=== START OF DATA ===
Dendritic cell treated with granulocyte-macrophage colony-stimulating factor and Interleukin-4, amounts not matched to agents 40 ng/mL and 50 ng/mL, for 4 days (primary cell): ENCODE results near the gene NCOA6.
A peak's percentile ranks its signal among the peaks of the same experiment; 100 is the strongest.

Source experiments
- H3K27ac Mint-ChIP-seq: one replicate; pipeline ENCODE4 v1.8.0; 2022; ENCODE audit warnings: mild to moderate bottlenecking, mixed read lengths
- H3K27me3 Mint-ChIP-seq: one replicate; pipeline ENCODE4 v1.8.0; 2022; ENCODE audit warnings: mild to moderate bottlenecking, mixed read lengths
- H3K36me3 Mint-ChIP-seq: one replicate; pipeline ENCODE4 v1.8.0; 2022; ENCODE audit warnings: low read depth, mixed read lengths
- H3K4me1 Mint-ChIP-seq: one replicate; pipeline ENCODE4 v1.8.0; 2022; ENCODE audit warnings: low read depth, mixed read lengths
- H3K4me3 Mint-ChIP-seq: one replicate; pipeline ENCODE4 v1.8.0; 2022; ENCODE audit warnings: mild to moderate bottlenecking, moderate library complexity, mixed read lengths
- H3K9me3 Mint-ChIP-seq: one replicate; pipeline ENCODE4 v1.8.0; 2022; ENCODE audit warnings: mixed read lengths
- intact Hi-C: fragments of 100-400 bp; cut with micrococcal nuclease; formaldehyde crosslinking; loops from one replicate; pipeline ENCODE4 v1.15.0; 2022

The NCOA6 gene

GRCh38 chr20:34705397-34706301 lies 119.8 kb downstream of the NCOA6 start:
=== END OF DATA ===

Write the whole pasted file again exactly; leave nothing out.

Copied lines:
Dendritic cell treated with granulocyte-macrophage colony-stimulating factor and Interleukin-4, amounts not matched to agents 40 ng/mL and 50 ng/mL, for 4 days (primary cell): ENCODE results near the gene NCOA6.
A peak's percentile ranks its signal among the peaks of the same experiment; 100 is the strongest.

Source experiments
- H3K27ac Mint-ChIP-seq: one replicate; pipeline ENCODE4 v1.8.0; 2022; ENCODE audit warnings: mild to moderate bottlenecking, mixed read lengths
- H3K27me3 Mint-ChIP-seq: one replicate; pipeline ENCODE4 v1.8.0; 2022; ENCODE audit warnings: mild to moderate bottlenecking, mixed read lengths
- H3K36me3 Mint-ChIP-seq: one replicate; pipeline ENCODE4 v1.8.0; 2022; ENCODE audit warnings: low read depth, mixed read lengths
- H3K4me1 Mint-ChIP-seq: one replicate; pipeline ENCODE4 v1.8.0; 2022; ENCODE audit warnings: low read depth, mixed read lengths
- H3K4me3 Mint-ChIP-seq: one replicate; pipeline ENCODE4 v1.8.0; 2022; ENCODE audit warnings: mild to moderate bottlenecking, moderate library complexity, mixed read lengths
- H3K9me3 Mint-ChIP-seq: one replicate; pipeline ENCODE4 v1.8.0; 2022; ENCODE audit warnings: mixed read lengths
- intact Hi-C: fragments of 100-400 bp; cut with micrococcal nuclease; formaldehyde crosslinking; loops from one replicate; pipeline ENCODE4 v1.15.0; 2022

The NCOA6 gene

GRCh38 chr20:34705397-34706301 lies 119.8 kb downstream of the NCOA6 start: